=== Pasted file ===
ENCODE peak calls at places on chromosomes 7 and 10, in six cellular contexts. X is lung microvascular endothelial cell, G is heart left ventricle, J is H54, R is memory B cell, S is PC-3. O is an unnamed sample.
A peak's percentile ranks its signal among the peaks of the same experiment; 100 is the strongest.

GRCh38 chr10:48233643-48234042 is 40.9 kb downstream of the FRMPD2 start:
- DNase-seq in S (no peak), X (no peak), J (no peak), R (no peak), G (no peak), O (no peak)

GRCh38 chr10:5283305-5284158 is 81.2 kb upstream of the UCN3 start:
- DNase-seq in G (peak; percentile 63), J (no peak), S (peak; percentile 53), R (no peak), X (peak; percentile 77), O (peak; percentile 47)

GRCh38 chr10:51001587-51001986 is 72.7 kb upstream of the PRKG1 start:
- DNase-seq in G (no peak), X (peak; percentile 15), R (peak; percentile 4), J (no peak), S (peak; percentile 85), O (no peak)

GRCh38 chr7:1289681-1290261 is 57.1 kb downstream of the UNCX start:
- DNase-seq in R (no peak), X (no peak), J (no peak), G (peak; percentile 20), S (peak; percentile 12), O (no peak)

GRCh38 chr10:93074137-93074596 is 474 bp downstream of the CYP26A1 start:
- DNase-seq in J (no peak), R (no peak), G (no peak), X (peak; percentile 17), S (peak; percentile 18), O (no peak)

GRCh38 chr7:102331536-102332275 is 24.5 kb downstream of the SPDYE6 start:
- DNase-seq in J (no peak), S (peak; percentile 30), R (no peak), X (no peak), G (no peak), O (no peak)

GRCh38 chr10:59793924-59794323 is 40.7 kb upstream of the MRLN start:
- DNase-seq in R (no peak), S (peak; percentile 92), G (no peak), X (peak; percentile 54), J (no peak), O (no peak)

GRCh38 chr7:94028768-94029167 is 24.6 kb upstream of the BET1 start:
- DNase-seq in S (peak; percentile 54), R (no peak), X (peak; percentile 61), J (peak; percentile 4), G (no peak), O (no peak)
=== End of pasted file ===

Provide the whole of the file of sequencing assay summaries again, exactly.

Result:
ENCODE peak calls at places on chromosomes 7 and 10, in six cellular contexts. X is lung microvascular endothelial cell, G is heart left ventricle, J is H54, R is memory B cell, S is PC-3. O is an unnamed sample.
A peak's percentile ranks its signal among the peaks of the same experiment; 100 is the strongest.

GRCh38 chr10:48233643-48234042 is 40.9 kb downstream of the FRMPD2 start:
- DNase-seq in S (no peak), X (no peak), J (no peak), R (no peak), G (no peak), O (no peak)

GRCh38 chr10:5283305-5284158 is 81.2 kb upstream of the UCN3 start:
- DNase-seq in G (peak; percentile 63), J (no peak), S (peak; percentile 53), R (no peak), X (peak; percentile 77), O (peak; percentile 47)

GRCh38 chr10:51001587-51001986 is 72.7 kb upstream of the PRKG1 start:
- DNase-seq in G (no peak), X (peak; percentile 15), R (peak; percentile 4), J (no peak), S (peak; percentile 85), O (no peak)

GRCh38 chr7:1289681-1290261 is 57.1 kb downstream of the UNCX start:
- DNase-seq in R (no peak), X (no peak), J (no peak), G (peak; percentile 20), S (peak; percentile 12), O (no peak)

GRCh38 chr10:93074137-93074596 is 474 bp downstream of the CYP26A1 start:
- DNase-seq in J (no peak), R (no peak), G (no peak), X (peak; percentile 17), S (peak; percentile 18), O (no peak)

GRCh38 chr7:102331536-102332275 is 24.5 kb downstream of the SPDYE6 start:
- DNase-seq in J (no peak), S (peak; percentile 30), R (no peak), X (no peak), G (no peak), O (no peak)

GRCh38 chr10:59793924-59794323 is 40.7 kb upstream of the MRLN start:
- DNase-seq in R (no peak), S (peak; percentile 92), G (no peak), X (peak; percentile 54), J (no peak), O (no peak)

GRCh38 chr7:94028768-94029167 is 24.6 kb upstream of the BET1 start:
- DNase-seq in S (peak; percentile 54), R (no peak), X (peak; percentile 61), J (peak; percentile 4), G (no peak), O (no peak)